Google prioritises search results by authority, popularity, and relevance. But relevance isn't just keyword accuracy, it's also the recent date of publication. For example, you wouldn't want an article about the stock market from three years ago - but an article about barbeque repair from three years ago might still be the best content on the subject.
Many brands do some of their best content work early in their blog and website development arc. You put your heart and soul into writing an amazing guide on roofing shingles or IP addresses and it catches fire. Other brands reference it. People searching for answers read it by the hundreds, then thousands. But over time, even if the information is still relevant and accurate, newer pages start to steal your thunder, ie. SERP ranking.
"But relevance isn't just keyword accuracy, it's also the recent date of publication."
The same goes for great service pages, videos, and infographics. How do you refresh your best-performing content without changing pages that are already perfect? That's what we're here to help with today.
The best way we've seen this done is the annual article method. Have a blog article that knocked it out of the park with great data and a superbly organised format? Do it again next year. Call it the 202X edition and publish all the information again with this year's data. Not only will you get to keep your first big-hit article and publish another zinger, you may become a business report staple for other brands and readers who liked and trusted your first article.
"Have a blog article that knocked it out of the park...? Do it again next year."
The annual article is great for market analysis, predictions, yearly lists, year-in-review, and other content that can encapsulate a year of data. For more in-demand content, you might release an update monthly or quarterly.
Did you post a stub article (a very short piece of content) on something that turns out to be on SEO fire for search results? Don't be shy about updating it to full-sized content. Take the core concept and run with it. Write a longer, more informative and useful article to make use of that sweet SEO and provide your readers with some real value.
"Write a longer, more informative and useful article to make use of that sweet SEO..."
If the content is short because it's a quick question with a quick answer, provide the answer at the top; don't bury the lead. But then provide the ‘whys’ and ‘hows’ in paragraphs below for the curious to scroll on.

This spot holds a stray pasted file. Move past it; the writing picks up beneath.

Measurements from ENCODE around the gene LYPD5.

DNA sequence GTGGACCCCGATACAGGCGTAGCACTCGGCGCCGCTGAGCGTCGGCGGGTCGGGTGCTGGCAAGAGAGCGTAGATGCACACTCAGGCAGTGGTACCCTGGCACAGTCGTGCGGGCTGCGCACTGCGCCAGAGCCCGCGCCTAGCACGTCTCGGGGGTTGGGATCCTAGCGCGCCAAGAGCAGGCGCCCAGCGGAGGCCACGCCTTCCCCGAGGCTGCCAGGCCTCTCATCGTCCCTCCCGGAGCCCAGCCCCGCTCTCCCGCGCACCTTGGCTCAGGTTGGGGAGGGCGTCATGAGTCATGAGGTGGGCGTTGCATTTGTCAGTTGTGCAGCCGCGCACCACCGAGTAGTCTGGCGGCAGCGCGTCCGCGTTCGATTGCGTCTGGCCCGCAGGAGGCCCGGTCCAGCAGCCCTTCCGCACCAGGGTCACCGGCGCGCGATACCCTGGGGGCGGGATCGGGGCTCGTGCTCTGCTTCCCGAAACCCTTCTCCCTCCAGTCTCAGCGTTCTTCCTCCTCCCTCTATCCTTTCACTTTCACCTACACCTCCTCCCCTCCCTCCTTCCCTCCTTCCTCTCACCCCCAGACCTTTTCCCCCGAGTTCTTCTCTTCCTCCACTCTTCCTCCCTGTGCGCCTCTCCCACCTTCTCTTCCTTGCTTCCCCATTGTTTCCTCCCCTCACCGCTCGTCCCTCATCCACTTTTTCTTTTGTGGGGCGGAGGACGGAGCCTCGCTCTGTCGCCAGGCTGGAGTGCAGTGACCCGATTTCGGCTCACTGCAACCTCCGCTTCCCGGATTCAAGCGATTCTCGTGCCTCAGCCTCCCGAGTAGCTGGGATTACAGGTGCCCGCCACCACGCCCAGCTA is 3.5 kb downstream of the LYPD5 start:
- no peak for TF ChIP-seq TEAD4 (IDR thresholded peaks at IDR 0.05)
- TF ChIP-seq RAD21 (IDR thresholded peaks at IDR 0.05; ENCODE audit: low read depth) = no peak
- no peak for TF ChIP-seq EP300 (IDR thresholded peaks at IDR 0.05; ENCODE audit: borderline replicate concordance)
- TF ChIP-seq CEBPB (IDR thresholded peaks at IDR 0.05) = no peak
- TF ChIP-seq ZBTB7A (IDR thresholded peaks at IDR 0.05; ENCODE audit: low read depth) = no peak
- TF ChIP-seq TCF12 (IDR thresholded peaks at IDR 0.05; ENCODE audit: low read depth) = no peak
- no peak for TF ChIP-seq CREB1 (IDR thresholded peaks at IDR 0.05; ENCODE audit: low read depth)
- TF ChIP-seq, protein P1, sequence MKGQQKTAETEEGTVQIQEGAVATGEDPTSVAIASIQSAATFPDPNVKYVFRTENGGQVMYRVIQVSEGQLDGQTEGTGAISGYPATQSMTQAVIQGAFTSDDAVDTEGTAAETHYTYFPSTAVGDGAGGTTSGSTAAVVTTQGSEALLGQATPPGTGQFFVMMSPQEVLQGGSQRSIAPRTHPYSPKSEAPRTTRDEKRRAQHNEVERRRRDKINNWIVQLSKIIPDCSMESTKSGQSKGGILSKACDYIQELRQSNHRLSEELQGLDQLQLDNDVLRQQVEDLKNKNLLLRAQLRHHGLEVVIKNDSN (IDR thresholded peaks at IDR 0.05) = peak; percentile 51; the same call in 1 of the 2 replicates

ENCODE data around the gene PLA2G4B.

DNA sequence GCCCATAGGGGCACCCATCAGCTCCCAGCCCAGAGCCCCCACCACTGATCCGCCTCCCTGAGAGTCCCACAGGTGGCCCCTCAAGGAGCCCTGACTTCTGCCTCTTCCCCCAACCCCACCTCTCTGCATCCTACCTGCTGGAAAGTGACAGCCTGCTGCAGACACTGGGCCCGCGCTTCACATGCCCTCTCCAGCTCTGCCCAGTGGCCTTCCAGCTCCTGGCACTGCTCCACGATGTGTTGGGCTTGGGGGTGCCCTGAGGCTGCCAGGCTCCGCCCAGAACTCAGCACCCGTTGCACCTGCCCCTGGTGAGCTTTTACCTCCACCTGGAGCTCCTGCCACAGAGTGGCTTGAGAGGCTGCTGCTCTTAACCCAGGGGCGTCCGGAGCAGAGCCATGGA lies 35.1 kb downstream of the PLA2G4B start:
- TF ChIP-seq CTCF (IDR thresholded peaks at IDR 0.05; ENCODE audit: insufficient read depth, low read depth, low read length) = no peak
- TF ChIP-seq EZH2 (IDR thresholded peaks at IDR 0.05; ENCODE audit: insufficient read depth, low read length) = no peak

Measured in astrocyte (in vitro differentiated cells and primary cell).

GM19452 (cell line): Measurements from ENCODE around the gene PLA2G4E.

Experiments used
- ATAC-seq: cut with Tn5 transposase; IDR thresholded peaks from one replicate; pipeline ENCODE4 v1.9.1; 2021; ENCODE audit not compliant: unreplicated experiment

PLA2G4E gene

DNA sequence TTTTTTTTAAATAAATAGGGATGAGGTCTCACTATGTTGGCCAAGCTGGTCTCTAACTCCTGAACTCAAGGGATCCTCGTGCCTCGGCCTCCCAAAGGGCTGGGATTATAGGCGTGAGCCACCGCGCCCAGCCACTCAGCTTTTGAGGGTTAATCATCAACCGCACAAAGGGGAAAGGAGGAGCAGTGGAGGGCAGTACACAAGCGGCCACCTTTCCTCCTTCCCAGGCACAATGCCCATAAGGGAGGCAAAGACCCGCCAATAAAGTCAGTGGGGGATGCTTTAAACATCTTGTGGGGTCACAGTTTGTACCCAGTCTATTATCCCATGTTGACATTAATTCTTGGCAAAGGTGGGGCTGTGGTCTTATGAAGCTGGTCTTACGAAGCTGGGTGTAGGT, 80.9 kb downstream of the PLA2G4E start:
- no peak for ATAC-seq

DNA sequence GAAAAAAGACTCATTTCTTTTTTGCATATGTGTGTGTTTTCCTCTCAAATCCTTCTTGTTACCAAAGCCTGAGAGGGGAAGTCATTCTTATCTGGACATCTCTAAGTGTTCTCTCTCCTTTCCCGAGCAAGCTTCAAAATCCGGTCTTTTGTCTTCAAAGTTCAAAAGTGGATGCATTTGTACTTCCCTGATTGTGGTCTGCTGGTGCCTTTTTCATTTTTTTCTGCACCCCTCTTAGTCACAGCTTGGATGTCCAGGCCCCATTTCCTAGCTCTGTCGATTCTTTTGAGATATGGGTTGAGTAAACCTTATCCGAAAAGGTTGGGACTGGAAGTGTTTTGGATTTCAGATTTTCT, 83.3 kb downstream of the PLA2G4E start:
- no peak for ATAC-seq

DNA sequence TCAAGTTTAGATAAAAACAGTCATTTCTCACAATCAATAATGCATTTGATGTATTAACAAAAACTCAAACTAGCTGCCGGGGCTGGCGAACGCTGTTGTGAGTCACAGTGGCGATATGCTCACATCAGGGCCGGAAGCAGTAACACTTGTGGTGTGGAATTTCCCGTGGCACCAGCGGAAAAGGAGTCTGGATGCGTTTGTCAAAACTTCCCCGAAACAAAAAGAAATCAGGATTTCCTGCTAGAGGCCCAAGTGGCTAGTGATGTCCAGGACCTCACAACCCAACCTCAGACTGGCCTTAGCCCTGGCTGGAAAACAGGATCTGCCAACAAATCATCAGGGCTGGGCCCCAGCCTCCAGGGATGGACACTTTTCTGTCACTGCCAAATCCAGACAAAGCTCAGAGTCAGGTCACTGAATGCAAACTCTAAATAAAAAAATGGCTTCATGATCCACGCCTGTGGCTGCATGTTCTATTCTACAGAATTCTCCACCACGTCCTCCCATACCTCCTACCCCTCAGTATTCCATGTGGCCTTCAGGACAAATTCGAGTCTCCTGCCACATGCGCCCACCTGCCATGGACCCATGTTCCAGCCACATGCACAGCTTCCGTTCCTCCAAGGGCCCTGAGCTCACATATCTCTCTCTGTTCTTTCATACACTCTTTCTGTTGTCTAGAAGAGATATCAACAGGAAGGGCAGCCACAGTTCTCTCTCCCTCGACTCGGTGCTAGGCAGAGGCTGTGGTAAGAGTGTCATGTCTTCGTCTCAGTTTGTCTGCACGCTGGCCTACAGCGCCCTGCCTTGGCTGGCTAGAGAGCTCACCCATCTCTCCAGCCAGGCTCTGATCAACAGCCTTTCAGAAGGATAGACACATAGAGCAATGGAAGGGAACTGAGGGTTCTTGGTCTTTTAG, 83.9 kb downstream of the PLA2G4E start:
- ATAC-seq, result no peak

Go back in and freshen up the details. You can re-write whole sections or just pieces of data to keep the article relevant. But make sure that each of your changes adds value and interest to the content and is accurately updated to reflect the current market or trends.
Be sure to mention the current year in each of your updates. Make this a casual mention that simply needs to be updated year-on-year. Change out the quotes you use or the images that support your content. Find new relevant statistics and quote current market prices without actually changing the well-written body of your work.
"You can re-write whole sections or just pieces of data to keep the article relevant."
Yearly updates are practical, but updates about every 3 months may be better for Google's relevancy window.
Last but not least, add a "Last Updated" line to your UI below the page title - service pages and blog articles. Update this date every time you change the page. This tells both web crawlers and article readers that they've found a page that is still currently relevant - even if the original page was published years ago. For blogs, but not service pages, you may want to indicate the original publish date and the last updated date, as some readers will want to know.
"Update this date every time you change the page."
How do you keep your best website content fresh and "relevant" to Google searches? With these techniques, that SEO smash hit you wrote years ago will get just as much airtime this year - provided the content is as relevant now as it was then.